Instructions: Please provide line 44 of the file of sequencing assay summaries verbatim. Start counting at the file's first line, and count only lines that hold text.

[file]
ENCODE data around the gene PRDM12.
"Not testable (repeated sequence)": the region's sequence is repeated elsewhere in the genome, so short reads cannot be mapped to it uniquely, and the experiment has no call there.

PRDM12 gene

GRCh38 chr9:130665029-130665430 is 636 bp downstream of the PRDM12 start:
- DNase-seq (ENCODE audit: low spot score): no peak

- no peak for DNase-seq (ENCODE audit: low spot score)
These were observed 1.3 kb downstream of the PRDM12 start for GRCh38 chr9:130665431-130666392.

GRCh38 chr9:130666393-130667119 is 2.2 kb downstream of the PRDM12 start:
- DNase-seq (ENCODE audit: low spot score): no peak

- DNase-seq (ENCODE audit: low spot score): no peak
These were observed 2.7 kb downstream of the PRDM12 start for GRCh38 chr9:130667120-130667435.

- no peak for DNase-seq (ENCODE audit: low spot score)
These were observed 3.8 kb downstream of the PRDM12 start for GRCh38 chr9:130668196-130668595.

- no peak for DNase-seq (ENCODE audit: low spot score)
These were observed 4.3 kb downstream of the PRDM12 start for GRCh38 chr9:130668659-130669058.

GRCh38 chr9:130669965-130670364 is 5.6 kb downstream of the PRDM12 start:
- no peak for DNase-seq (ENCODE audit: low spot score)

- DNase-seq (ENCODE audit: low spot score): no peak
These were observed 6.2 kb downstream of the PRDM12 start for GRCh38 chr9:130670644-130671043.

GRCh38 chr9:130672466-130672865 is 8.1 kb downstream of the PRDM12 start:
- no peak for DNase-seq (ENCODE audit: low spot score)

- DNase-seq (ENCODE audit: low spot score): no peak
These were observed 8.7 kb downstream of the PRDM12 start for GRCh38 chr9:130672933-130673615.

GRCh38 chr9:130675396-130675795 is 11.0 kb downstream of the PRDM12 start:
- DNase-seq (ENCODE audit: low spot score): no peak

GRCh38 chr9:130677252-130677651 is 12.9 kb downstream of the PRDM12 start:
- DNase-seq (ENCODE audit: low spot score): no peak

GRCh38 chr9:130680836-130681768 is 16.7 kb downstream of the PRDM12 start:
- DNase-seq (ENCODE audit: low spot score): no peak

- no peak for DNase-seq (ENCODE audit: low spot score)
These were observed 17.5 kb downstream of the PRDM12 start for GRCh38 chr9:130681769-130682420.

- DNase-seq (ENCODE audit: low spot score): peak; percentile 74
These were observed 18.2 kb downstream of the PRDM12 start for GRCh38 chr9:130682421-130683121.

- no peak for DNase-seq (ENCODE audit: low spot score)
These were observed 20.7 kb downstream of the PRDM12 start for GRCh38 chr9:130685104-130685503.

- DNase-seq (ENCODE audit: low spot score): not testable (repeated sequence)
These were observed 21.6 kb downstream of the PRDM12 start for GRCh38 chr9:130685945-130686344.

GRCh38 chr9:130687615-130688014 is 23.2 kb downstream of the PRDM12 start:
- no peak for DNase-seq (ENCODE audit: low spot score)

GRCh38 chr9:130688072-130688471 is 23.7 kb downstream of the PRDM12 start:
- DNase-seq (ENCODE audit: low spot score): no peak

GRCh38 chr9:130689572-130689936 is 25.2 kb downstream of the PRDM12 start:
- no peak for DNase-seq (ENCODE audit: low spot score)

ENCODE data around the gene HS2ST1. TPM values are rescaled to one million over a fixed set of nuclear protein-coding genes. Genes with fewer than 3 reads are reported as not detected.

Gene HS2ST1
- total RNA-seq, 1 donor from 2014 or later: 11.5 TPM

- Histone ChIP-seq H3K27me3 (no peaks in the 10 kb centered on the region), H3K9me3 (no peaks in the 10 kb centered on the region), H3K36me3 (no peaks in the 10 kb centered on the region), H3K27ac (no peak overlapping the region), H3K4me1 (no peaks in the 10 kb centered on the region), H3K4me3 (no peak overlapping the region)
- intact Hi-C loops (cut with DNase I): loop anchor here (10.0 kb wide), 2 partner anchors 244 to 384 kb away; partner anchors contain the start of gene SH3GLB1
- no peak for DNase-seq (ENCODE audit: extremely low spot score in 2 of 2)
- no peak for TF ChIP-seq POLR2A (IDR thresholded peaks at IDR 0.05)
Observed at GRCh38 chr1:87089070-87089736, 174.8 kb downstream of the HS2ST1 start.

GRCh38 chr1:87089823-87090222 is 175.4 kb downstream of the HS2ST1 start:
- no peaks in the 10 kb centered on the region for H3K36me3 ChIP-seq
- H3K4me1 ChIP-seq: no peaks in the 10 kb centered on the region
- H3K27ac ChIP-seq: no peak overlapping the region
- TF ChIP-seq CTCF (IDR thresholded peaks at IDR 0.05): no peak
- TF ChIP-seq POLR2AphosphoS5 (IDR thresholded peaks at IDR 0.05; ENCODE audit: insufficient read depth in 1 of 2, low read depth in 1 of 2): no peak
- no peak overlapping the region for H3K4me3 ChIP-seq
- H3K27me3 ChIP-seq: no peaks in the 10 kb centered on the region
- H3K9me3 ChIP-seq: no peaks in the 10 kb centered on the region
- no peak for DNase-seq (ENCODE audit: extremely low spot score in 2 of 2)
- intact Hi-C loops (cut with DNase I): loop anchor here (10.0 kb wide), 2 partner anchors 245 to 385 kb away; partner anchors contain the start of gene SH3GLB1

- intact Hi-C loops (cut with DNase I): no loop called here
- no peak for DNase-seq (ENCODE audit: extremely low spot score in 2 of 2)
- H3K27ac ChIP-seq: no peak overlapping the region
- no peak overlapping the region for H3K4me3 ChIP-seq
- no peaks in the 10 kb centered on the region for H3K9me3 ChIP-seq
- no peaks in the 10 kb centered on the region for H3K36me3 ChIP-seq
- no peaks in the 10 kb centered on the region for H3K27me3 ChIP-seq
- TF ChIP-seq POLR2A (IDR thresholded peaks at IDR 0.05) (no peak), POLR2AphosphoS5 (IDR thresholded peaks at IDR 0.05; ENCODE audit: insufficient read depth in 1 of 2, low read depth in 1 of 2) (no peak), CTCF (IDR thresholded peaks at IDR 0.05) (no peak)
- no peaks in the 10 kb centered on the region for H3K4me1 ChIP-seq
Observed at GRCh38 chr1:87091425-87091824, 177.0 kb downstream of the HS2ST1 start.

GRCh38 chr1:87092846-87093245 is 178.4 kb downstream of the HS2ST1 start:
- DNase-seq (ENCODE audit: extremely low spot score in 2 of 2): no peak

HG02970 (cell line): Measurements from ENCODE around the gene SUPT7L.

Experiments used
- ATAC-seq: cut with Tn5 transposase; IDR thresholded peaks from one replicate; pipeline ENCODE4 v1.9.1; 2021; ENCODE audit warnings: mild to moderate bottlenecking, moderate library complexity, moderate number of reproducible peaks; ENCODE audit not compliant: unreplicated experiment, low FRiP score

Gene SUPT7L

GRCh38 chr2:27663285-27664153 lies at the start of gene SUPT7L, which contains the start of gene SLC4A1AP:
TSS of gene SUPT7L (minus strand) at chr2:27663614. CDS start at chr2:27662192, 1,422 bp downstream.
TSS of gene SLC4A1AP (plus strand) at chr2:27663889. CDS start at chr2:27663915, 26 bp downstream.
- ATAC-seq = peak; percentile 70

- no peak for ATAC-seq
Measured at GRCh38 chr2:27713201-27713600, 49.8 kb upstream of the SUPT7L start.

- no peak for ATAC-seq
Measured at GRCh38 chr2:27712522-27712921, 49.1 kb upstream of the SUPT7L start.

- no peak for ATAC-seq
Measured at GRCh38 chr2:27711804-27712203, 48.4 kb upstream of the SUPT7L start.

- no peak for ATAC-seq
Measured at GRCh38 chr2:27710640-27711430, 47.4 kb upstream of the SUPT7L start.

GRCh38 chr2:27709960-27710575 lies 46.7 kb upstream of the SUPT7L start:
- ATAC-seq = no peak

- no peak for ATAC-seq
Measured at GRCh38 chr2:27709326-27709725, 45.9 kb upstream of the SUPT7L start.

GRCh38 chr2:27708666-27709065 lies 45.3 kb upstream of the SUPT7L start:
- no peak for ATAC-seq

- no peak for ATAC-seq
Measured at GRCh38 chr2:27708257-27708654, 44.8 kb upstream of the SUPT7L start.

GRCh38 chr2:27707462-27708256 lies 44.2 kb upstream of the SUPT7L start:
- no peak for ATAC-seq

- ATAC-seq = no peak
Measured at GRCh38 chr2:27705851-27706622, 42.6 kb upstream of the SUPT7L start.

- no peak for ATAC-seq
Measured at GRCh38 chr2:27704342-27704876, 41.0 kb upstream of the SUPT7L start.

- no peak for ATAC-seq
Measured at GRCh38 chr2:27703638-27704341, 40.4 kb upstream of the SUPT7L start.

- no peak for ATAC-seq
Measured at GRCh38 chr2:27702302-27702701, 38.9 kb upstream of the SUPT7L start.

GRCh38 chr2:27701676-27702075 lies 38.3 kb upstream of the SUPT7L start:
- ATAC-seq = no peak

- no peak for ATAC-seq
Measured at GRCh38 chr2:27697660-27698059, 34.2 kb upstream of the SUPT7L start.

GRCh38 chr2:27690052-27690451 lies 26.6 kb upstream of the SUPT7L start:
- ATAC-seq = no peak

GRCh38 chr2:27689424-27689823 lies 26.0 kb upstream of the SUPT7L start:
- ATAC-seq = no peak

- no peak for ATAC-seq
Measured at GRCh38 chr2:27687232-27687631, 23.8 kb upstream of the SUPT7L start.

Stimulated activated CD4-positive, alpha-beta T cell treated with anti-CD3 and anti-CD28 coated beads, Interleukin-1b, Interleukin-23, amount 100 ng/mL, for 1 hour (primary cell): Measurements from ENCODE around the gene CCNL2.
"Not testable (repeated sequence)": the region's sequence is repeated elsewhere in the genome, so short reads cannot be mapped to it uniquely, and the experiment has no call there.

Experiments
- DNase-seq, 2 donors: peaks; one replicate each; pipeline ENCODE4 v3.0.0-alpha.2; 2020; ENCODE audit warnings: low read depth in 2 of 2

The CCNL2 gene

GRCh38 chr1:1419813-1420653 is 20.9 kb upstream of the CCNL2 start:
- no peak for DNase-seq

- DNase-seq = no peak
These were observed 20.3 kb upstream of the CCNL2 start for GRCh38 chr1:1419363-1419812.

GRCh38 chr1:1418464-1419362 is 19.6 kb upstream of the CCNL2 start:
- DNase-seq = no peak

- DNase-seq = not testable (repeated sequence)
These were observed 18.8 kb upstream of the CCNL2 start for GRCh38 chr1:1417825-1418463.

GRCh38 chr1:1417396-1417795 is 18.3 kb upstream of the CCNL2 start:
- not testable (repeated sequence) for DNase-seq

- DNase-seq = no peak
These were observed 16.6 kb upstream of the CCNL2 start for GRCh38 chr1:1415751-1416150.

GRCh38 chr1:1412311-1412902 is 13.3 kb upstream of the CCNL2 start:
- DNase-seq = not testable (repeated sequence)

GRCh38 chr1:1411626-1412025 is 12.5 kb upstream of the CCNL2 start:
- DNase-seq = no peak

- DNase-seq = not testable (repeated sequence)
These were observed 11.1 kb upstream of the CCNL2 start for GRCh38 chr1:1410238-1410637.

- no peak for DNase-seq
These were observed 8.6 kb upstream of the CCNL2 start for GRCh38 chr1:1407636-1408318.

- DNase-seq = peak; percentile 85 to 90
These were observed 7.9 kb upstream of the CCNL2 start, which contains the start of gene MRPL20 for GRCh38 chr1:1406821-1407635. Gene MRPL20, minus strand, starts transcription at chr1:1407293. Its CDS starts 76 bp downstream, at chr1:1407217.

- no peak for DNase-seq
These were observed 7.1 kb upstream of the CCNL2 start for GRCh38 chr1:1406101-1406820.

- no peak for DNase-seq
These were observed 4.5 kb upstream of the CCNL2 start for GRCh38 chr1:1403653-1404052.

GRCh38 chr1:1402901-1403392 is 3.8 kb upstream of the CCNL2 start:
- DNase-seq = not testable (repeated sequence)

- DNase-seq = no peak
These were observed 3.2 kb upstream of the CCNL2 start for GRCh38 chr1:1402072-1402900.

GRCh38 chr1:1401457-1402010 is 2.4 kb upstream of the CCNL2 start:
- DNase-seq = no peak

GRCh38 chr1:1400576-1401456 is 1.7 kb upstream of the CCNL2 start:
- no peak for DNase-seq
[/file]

ENCODE data around the gene HS2ST1. TPM values are rescaled to one million over a fixed set of nuclear protein-coding genes. Genes with fewer than 3 reads are reported as not detected.